Looking for a serif with reading a's and g's

Fictions's picture

I'm brand new here and something of an ingenue at this whole typography game, but it's something I'm interested in and looking to learn about. To that end, I'd like some help from you.

I need to get my hands on a nice serif – a fairly traditional one preferably – with 'reading' a's and g's. This is intended for body text in a novel-style text, so shouldn't really be so markedly different in any other way from what you might normally find. A lot of nice serif fonts have suitable italics, but the Roman or book styles have the arc overhead (although I don't know what that's called).

Thanks for your time.

gargoyle's picture

Bembo and Plantin have "Schoolbook" variants with the single-story a's and g's. Also the "Alternate" styles of Musee.

Thomas Phinney's picture

Can I inquire as to *why* you want that style? Departing from "normal" letterforms for the body text of a novel will be jarring to the reader.

Moreover, those letter forms as alternates in serif typefaces were not adopted for reading purposes, but for teaching young children to *write*. All the available evidence is that they are in fact less legible. Plenty of publishers and designers are confused about this, but that doesn't make them right.

Cheers,

T

Nick Shinn's picture

Thomas, click on his name...

Stone Informal

I believe there are several OpenType faces released recently which offer the single-bowl a and g not as default, but as an alternate in a Stylistic Set. Off the top of my head, I can only think of sans serif faces. Actually, there was a thread here about this, earlier in the year.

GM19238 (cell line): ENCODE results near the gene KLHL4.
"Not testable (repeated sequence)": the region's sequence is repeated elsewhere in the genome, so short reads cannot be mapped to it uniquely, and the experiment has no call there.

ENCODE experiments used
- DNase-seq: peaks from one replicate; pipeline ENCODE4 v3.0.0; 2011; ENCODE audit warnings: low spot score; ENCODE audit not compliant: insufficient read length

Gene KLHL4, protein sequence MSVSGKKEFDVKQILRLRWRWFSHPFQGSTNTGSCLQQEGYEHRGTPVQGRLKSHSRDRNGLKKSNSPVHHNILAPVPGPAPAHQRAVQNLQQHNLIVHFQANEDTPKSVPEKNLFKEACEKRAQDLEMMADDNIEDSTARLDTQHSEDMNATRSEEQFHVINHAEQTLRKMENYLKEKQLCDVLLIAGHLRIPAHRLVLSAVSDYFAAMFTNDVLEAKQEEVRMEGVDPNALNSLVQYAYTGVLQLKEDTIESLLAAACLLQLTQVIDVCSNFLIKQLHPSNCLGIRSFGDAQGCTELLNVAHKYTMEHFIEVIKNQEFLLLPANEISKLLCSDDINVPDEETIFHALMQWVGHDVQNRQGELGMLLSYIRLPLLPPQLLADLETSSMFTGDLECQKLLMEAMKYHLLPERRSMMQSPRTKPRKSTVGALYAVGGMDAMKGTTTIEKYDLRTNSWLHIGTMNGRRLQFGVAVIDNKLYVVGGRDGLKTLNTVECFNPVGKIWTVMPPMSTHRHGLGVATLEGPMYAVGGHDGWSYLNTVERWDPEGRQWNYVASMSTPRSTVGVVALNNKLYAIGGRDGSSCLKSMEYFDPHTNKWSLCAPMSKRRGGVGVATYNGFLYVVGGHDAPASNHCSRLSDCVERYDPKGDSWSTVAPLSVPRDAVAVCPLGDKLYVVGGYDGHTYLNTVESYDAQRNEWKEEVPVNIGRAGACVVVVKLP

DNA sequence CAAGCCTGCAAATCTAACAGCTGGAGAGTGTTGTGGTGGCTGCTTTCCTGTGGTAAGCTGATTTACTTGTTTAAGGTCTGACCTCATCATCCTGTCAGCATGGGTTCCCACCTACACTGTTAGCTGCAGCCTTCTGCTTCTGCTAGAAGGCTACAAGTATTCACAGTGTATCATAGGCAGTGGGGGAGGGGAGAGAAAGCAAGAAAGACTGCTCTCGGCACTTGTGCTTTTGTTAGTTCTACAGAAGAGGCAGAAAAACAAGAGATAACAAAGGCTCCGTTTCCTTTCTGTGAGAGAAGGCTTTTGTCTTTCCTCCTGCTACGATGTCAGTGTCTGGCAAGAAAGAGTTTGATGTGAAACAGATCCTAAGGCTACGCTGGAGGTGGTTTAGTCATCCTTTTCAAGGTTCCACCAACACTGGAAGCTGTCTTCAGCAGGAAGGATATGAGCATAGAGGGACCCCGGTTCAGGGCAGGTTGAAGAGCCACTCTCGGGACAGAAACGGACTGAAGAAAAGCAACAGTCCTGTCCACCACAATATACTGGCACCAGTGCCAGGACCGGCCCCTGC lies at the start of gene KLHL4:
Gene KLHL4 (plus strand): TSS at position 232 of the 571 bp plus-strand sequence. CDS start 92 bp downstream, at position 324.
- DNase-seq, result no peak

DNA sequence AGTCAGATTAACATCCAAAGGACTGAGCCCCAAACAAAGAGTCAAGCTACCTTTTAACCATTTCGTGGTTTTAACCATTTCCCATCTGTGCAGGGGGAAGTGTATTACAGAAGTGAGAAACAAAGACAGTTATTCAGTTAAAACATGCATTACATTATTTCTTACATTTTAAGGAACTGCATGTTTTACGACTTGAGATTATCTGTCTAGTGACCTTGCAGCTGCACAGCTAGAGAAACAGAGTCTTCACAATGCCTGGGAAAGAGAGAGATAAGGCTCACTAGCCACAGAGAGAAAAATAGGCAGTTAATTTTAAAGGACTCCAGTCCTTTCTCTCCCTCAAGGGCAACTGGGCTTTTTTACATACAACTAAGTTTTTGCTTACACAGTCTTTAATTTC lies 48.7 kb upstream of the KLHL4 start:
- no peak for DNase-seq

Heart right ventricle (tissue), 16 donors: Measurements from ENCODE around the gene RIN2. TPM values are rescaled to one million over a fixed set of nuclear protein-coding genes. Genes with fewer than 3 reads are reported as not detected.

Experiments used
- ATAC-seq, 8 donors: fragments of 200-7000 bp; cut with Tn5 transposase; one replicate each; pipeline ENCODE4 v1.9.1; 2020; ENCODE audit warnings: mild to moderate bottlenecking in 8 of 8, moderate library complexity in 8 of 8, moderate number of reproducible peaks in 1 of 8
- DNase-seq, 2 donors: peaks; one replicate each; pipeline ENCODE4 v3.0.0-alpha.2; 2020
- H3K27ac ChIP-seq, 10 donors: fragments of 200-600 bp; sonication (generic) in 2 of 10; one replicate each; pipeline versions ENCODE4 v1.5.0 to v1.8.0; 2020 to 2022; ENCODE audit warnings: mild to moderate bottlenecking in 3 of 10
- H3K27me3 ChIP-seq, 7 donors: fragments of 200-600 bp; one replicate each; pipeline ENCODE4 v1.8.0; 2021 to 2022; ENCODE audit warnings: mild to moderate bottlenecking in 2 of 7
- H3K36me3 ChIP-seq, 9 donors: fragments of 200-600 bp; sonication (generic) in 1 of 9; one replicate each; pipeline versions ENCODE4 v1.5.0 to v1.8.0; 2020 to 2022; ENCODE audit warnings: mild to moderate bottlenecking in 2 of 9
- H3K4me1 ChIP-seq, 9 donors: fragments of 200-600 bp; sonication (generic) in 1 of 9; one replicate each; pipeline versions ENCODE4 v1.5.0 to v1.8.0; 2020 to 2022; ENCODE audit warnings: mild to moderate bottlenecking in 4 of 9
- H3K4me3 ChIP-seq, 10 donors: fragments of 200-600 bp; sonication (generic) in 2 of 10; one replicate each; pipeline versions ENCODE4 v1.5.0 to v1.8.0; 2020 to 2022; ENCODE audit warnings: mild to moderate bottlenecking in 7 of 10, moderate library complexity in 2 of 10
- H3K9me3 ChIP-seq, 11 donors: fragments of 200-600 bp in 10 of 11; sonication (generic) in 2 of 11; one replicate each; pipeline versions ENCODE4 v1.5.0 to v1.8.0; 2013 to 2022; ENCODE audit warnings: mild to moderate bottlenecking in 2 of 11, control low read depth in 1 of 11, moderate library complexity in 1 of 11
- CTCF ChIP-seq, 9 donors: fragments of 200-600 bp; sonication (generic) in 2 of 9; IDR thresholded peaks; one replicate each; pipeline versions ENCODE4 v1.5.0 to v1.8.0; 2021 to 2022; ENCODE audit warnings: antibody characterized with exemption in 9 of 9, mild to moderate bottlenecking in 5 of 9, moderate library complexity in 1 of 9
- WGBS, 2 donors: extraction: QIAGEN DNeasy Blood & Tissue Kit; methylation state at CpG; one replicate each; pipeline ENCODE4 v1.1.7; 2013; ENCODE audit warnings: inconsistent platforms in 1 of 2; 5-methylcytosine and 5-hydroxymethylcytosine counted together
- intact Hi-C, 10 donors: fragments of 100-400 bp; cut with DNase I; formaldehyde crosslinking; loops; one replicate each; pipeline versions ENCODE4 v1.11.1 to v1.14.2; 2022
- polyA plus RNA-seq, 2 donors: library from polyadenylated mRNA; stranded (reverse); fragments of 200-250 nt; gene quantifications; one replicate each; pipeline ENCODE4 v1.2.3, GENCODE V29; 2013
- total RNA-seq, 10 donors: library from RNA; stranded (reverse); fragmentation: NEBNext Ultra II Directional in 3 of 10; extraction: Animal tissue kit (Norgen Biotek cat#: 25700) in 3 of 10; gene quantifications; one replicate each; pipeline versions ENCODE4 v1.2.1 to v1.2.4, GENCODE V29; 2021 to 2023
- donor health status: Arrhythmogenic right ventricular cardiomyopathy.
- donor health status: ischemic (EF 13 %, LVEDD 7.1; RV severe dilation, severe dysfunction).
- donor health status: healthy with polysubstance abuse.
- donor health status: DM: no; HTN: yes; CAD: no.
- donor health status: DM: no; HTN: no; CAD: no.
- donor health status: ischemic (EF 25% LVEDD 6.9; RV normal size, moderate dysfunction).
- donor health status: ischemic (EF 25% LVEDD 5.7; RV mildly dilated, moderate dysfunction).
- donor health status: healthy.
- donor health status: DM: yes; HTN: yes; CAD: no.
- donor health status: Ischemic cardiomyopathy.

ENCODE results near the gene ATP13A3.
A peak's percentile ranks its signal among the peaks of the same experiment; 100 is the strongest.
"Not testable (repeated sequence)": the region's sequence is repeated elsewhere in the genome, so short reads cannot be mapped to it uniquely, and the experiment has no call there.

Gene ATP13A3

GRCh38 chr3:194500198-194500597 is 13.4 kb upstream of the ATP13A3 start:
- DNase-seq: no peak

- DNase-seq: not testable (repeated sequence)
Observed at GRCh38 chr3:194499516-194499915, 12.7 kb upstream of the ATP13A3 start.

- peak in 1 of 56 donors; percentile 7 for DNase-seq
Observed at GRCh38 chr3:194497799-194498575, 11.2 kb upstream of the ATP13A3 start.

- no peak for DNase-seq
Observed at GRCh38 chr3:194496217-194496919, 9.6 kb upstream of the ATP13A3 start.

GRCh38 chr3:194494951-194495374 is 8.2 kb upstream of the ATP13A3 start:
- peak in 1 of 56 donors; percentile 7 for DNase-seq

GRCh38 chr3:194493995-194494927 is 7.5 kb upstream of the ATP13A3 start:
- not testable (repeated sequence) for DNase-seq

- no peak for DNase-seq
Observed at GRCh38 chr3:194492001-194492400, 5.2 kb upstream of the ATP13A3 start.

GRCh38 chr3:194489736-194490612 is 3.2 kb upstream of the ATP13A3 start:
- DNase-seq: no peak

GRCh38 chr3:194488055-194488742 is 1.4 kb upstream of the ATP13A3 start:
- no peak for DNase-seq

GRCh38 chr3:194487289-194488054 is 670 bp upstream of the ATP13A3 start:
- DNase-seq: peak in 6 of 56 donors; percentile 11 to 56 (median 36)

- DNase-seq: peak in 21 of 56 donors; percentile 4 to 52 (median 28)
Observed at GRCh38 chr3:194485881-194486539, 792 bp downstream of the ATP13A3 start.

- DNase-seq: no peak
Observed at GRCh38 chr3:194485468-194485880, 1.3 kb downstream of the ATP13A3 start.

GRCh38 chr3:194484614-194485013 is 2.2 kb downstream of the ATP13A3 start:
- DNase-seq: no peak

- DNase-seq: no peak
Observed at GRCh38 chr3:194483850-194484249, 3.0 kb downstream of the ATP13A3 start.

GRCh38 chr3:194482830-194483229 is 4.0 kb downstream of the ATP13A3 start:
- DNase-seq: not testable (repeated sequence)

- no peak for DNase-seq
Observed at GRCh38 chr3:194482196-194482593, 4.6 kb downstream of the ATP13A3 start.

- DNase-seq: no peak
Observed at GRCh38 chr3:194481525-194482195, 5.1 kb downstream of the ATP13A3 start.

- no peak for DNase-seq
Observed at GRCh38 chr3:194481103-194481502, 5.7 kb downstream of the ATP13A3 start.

William Berkson's picture

I would second Thomas's comment: there is no evidence that single story a's and g's are better for children. This is a concept that adults get in their heads, but it's not true.

charles ellertson's picture

Charis has them as alternates, but the 2-story characters are better.

Nick Shinn's picture

How about a nice upright italic:
Odile

Chris Dean's picture

@Thomas: “All the available evidence is that they are in fact less legible.”

Can you cite scientific studies that support this? I have often wondered this myself but have yet to come across any. Instincts tell me they would make no significant difference to performance measures such as reading time and comprehension.

Andreas Stötzner's picture

There is a special version of Andron which may be what you are looking for.

Fictions's picture

Thank you for the swift and helpful replies. The reason I'm after this is simply because a client requested it – I am an editor at a self-publishing company and, as such, I have to pander. The client is an 85-year-old man with very particular requirements, to say the least; but he's paying for the right to be picky. I'll take a look at the fonts you have all suggested.

Thanks again. I'm learning already.

Frode Bo Helland's picture

Having those particular letters drawn custom by a type designer is another option.

Nick Shinn's picture

...there is no evidence that single story a's and g's are better for children. This is a concept that adults get in their heads, but it's not true.

The same could be said of the opposite, that single storey a's and g's are worse.

Reading research is not a good basis for typographic design decisions.

It's also debatable whether "children" represents an entirely homogenous category.

William Berkson's picture

Nick, I don't remember the source, but if I remember correctly the testing didn't show a difference.

Chris Dean's picture

Reading research is not a good basis for typographic design decisions.”

If reading research can show that certain typographic details, let's use ligatures as an example, make no significant difference in contexts where comprehension is of primary importance, then the typographer need not concern themselves with them saving valuable resources such as time and money that could be better spent on installing solar panels.